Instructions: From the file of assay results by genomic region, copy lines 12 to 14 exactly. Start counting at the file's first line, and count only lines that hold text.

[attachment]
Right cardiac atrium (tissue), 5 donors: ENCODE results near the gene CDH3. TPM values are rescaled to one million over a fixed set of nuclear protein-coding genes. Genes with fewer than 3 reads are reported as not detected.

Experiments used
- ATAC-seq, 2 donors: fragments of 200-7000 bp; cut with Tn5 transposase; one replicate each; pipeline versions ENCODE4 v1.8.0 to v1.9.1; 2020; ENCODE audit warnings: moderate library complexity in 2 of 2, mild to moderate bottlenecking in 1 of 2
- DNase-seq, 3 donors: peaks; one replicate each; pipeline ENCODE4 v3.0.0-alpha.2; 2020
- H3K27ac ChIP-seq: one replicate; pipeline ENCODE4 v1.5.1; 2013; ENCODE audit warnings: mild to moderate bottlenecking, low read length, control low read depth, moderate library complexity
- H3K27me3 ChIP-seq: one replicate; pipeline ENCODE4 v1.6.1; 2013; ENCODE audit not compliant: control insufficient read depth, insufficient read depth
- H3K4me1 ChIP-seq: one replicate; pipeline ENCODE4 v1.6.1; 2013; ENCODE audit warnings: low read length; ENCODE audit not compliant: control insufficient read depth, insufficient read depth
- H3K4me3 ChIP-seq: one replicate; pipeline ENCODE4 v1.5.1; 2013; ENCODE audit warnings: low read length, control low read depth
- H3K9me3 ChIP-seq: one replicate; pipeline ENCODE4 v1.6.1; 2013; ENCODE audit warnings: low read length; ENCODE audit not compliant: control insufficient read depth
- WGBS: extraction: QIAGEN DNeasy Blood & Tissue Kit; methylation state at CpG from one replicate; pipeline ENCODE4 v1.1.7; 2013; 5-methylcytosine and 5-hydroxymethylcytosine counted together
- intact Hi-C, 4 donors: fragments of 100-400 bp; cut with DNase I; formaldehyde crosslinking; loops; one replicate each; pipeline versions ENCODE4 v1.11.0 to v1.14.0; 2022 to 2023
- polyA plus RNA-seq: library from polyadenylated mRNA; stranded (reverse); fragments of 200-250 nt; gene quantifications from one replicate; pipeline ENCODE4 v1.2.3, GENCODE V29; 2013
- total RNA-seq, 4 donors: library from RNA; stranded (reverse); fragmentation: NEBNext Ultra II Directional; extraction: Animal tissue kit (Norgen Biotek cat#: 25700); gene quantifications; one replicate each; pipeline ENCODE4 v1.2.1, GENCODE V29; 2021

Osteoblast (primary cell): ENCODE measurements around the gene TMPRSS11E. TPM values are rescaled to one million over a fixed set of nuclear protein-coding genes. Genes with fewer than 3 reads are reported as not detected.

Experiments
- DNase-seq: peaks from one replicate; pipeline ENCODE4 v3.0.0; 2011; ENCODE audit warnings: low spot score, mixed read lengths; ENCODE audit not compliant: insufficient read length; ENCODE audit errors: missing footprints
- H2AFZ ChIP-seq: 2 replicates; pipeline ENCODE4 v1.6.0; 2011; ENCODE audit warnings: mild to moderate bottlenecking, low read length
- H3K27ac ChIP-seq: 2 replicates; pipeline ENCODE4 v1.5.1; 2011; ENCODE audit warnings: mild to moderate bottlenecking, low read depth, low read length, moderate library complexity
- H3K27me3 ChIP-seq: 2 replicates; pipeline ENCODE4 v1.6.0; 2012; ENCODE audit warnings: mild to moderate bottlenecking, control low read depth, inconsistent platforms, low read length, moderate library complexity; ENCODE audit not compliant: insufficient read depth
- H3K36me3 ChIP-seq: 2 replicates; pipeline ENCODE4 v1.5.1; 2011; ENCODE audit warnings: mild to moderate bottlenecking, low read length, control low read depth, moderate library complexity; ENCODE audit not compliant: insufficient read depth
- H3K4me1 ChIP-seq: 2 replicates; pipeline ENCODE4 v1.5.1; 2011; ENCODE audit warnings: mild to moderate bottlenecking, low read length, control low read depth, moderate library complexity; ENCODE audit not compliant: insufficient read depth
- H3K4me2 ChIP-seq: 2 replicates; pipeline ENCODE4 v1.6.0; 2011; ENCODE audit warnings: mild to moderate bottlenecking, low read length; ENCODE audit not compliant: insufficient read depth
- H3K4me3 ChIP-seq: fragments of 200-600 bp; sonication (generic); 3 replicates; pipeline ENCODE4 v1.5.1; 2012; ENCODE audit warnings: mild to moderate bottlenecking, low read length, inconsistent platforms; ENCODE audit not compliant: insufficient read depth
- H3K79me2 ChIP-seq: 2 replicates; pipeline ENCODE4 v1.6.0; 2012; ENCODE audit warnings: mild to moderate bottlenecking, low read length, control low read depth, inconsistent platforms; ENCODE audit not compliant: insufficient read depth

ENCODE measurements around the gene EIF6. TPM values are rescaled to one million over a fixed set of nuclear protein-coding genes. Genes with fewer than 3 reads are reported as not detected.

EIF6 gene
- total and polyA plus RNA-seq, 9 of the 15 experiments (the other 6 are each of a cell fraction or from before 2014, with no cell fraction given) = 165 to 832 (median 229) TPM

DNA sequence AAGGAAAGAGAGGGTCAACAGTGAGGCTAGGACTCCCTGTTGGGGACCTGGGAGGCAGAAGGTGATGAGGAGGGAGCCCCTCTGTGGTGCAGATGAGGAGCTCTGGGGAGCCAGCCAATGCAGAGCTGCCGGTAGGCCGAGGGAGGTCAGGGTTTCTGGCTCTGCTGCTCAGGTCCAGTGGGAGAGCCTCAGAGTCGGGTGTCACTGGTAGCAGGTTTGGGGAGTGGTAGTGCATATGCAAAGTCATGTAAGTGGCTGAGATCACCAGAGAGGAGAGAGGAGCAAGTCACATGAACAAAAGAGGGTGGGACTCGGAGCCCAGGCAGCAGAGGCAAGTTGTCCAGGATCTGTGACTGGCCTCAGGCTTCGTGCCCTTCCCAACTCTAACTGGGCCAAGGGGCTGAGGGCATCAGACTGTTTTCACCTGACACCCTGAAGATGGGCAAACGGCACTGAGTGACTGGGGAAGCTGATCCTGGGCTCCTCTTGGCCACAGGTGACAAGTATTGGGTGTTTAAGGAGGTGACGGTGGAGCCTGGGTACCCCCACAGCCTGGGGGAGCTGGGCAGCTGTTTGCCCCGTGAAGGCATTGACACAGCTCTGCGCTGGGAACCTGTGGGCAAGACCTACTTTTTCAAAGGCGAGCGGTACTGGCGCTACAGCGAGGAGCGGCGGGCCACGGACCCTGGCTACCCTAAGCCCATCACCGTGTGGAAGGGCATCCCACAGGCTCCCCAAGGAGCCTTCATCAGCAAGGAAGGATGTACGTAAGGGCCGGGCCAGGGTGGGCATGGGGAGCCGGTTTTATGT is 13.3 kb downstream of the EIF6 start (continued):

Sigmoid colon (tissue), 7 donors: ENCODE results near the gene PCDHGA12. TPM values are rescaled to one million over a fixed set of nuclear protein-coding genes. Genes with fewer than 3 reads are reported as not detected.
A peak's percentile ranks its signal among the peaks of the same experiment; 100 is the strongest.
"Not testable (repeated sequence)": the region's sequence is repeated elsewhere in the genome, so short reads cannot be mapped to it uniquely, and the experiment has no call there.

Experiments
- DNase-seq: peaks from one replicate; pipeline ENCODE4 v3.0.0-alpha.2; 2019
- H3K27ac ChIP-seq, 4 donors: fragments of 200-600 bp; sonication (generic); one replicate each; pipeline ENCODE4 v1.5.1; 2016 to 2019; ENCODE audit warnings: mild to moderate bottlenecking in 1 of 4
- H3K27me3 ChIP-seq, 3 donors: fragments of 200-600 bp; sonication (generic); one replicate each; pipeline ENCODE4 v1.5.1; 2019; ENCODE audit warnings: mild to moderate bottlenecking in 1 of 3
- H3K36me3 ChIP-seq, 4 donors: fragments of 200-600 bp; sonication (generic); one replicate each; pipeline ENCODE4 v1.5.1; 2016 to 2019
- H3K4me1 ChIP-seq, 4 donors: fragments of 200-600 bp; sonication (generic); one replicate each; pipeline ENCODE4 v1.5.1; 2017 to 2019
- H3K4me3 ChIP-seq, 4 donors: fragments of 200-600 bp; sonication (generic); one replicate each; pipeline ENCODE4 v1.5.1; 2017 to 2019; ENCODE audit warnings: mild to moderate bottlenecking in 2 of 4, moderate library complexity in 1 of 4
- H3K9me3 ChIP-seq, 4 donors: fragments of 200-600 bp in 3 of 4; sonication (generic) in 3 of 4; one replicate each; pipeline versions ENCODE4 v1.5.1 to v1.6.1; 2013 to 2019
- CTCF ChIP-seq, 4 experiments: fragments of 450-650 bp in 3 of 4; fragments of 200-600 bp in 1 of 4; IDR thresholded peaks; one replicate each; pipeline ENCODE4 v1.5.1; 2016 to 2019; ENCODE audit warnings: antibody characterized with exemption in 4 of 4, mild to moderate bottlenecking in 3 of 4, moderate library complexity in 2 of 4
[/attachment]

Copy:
- polyA plus RNA-seq: library from polyadenylated mRNA; stranded (reverse); fragments of 200-250 nt; gene quantifications from one replicate; pipeline ENCODE4 v1.2.3, GENCODE V29; 2013
- total RNA-seq, 4 donors: library from RNA; stranded (reverse); fragmentation: NEBNext Ultra II Directional; extraction: Animal tissue kit (Norgen Biotek cat#: 25700); gene quantifications; one replicate each; pipeline ENCODE4 v1.2.1, GENCODE V29; 2021

Osteoblast (primary cell): ENCODE measurements around the gene TMPRSS11E. TPM values are rescaled to one million over a fixed set of nuclear protein-coding genes. Genes with fewer than 3 reads are reported as not detected.